- Iran touts new laser that bolsters missile accuracy
- Satanists petition for statue at Oklahoma Statehouse
- Deadly N.Y. train derailment leads to Senate call for cameras at tracks
- WWII vet, 90, en route to Pearl Harbor event booted from flight
- SWAT team at Phoenix hospital as armed man clears emergency room
- Kim Jong-un’s uncle dragged from political meeting, booted from party
- Big storm dumps snow on East Coast, travel dicey
- Thai prime minister dissolves Parliament, calls elections
- Hagel to meet with Pakistan’s prime minister
- Kiev: Riot police deployed near protest sites
Clinton: U.S. wants Algeria to play key role in Mali intervention
Secretary of State Hillary Rodham Clinton expressed optimism Monday that Algeria could play a key role in a growing international push toward a military intervention in Mali, where recent months have seen an al Qaeda-linked extremist group seize control of an area roughly the size of California.
Earlier this month, the U.N. Security Council approved a resolution giving leaders in North and West Africa 45 days to lay out a plan for such an intervention.
Specifics have yet to emerge, Mrs. Clinton said. She met Monday with Algerian President Abdelaziz Bouteflika, who is committed to moving forward on discussion with the U.N. and other African leaders to “determine the most effective approaches that we should be taking.”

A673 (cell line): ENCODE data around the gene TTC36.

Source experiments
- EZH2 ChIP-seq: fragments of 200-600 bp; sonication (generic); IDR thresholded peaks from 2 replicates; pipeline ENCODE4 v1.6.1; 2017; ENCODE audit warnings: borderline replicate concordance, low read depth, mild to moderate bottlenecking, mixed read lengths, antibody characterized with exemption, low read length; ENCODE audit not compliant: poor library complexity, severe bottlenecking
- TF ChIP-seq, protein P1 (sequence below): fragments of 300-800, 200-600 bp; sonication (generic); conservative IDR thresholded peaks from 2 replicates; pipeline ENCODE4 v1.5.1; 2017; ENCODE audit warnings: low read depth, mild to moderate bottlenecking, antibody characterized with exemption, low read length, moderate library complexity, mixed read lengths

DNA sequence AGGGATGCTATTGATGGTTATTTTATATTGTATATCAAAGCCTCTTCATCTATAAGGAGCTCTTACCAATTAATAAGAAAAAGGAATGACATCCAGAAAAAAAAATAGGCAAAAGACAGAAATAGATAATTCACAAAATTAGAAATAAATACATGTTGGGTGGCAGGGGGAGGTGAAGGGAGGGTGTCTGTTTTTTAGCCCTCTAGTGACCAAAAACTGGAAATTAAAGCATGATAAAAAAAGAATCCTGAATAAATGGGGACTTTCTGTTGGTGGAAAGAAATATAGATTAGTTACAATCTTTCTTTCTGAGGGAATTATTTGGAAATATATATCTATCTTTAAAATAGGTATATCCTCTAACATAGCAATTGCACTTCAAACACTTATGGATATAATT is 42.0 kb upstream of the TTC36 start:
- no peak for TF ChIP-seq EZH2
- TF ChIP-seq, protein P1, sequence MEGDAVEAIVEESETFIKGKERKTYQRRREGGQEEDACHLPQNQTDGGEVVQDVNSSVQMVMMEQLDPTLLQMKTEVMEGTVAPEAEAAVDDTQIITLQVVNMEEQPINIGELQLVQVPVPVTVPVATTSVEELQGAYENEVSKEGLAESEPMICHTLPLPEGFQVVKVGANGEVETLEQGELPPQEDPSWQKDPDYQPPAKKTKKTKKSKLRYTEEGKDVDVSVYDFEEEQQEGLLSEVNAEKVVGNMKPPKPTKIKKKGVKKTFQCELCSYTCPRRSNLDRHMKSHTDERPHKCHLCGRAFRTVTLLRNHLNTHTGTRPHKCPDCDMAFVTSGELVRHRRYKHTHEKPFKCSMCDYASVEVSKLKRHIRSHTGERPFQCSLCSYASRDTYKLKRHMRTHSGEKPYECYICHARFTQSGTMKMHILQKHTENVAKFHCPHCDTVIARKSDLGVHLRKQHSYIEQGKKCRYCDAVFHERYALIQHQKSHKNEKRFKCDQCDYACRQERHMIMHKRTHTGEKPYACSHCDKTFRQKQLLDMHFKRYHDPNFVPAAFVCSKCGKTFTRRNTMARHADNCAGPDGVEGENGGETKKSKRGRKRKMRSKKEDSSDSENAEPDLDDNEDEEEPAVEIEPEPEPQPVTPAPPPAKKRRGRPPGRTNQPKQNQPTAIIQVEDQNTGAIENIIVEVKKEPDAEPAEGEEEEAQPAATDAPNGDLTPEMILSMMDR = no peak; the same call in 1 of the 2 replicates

Algeria fought a civil war against various Islamist factions through the 1990s, and it remains to be seen how eagerly the Algerian president will be to commit troops to Mali, which borders Algeria to the south.
Algeria’s recent passage of several democratic reforms has forestalled the Arab Spring protests and revolution seen in nearby Tunisia and Libya, and the Algerian military-intelligence capabilities remain among the region’s most reliable.
Mr. Bouteflika embraced a cautious posture in meeting with Mrs. Clinton in Algiers, although the secretary of state said she “very much appreciated the president’s analysis based on his long experience to the many complicated factors that have to be addressed to deal with the internal insecurity in Mali and the terrorist and drug-trafficking threat that is posed to the region and beyond.”
Mali stumbled toward instability in March, when military operatives overthrew the nation’s president. The coup leaders have since handed control in the capital city of Bamako back to a civilian government.